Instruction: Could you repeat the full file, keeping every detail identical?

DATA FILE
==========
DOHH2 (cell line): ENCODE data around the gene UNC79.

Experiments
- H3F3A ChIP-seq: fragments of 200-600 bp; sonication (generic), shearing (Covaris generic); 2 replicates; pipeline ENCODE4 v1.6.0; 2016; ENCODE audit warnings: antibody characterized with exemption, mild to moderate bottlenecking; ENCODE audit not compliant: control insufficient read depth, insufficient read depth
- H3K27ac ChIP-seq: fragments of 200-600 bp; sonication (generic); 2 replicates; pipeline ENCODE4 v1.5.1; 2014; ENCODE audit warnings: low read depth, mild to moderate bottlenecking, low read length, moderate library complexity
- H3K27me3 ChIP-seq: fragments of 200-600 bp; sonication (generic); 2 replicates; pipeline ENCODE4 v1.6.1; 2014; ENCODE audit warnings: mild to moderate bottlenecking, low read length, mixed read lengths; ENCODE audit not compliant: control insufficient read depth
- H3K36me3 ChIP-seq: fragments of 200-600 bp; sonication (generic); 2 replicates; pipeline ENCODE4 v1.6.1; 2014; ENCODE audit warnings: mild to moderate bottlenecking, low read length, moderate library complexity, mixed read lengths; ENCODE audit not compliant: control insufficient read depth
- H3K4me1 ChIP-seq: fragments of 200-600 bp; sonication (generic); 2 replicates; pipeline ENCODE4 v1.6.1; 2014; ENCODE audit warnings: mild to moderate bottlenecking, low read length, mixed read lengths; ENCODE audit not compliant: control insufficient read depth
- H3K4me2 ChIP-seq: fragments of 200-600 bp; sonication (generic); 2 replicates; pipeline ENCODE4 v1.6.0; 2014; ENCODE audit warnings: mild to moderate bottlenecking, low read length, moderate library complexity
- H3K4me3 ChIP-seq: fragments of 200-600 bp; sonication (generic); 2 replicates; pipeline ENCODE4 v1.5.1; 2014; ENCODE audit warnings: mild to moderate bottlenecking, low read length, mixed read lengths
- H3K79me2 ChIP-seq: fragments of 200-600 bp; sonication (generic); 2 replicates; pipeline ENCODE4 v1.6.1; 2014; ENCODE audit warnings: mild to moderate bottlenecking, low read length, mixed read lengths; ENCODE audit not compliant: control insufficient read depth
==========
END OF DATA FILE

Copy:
DOHH2 (cell line): ENCODE data around the gene UNC79.

Experiments
- H3F3A ChIP-seq: fragments of 200-600 bp; sonication (generic), shearing (Covaris generic); 2 replicates; pipeline ENCODE4 v1.6.0; 2016; ENCODE audit warnings: antibody characterized with exemption, mild to moderate bottlenecking; ENCODE audit not compliant: control insufficient read depth, insufficient read depth
- H3K27ac ChIP-seq: fragments of 200-600 bp; sonication (generic); 2 replicates; pipeline ENCODE4 v1.5.1; 2014; ENCODE audit warnings: low read depth, mild to moderate bottlenecking, low read length, moderate library complexity
- H3K27me3 ChIP-seq: fragments of 200-600 bp; sonication (generic); 2 replicates; pipeline ENCODE4 v1.6.1; 2014; ENCODE audit warnings: mild to moderate bottlenecking, low read length, mixed read lengths; ENCODE audit not compliant: control insufficient read depth
- H3K36me3 ChIP-seq: fragments of 200-600 bp; sonication (generic); 2 replicates; pipeline ENCODE4 v1.6.1; 2014; ENCODE audit warnings: mild to moderate bottlenecking, low read length, moderate library complexity, mixed read lengths; ENCODE audit not compliant: control insufficient read depth
- H3K4me1 ChIP-seq: fragments of 200-600 bp; sonication (generic); 2 replicates; pipeline ENCODE4 v1.6.1; 2014; ENCODE audit warnings: mild to moderate bottlenecking, low read length, mixed read lengths; ENCODE audit not compliant: control insufficient read depth
- H3K4me2 ChIP-seq: fragments of 200-600 bp; sonication (generic); 2 replicates; pipeline ENCODE4 v1.6.0; 2014; ENCODE audit warnings: mild to moderate bottlenecking, low read length, moderate library complexity
- H3K4me3 ChIP-seq: fragments of 200-600 bp; sonication (generic); 2 replicates; pipeline ENCODE4 v1.5.1; 2014; ENCODE audit warnings: mild to moderate bottlenecking, low read length, mixed read lengths
- H3K79me2 ChIP-seq: fragments of 200-600 bp; sonication (generic); 2 replicates; pipeline ENCODE4 v1.6.1; 2014; ENCODE audit warnings: mild to moderate bottlenecking, low read length, mixed read lengths; ENCODE audit not compliant: control insufficient read depth